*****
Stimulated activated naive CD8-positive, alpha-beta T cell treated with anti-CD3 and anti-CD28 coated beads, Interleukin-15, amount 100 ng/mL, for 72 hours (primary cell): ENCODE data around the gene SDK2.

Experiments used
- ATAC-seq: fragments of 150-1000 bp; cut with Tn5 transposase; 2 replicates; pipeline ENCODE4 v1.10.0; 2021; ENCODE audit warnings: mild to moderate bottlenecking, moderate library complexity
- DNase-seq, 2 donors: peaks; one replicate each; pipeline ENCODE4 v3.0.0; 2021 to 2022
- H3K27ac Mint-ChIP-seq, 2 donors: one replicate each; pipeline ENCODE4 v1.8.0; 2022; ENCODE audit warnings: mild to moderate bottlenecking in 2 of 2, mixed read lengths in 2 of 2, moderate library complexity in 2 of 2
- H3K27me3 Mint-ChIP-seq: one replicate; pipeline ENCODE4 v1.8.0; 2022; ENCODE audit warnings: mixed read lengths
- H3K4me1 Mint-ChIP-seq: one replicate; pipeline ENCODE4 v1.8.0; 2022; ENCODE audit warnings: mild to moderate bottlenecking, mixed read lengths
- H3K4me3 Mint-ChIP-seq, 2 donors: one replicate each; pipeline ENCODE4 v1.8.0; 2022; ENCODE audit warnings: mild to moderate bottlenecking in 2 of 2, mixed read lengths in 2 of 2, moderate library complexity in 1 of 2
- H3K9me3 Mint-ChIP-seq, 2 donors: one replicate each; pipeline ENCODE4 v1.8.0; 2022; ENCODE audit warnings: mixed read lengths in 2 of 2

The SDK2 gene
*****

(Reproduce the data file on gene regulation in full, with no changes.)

Stimulated activated naive CD8-positive, alpha-beta T cell treated with anti-CD3 and anti-CD28 coated beads, Interleukin-15, amount 100 ng/mL, for 72 hours (primary cell): ENCODE data around the gene SDK2.

Experiments used
- ATAC-seq: fragments of 150-1000 bp; cut with Tn5 transposase; 2 replicates; pipeline ENCODE4 v1.10.0; 2021; ENCODE audit warnings: mild to moderate bottlenecking, moderate library complexity
- DNase-seq, 2 donors: peaks; one replicate each; pipeline ENCODE4 v3.0.0; 2021 to 2022
- H3K27ac Mint-ChIP-seq, 2 donors: one replicate each; pipeline ENCODE4 v1.8.0; 2022; ENCODE audit warnings: mild to moderate bottlenecking in 2 of 2, mixed read lengths in 2 of 2, moderate library complexity in 2 of 2
- H3K27me3 Mint-ChIP-seq: one replicate; pipeline ENCODE4 v1.8.0; 2022; ENCODE audit warnings: mixed read lengths
- H3K4me1 Mint-ChIP-seq: one replicate; pipeline ENCODE4 v1.8.0; 2022; ENCODE audit warnings: mild to moderate bottlenecking, mixed read lengths
- H3K4me3 Mint-ChIP-seq, 2 donors: one replicate each; pipeline ENCODE4 v1.8.0; 2022; ENCODE audit warnings: mild to moderate bottlenecking in 2 of 2, mixed read lengths in 2 of 2, moderate library complexity in 1 of 2
- H3K9me3 Mint-ChIP-seq, 2 donors: one replicate each; pipeline ENCODE4 v1.8.0; 2022; ENCODE audit warnings: mixed read lengths in 2 of 2

The SDK2 gene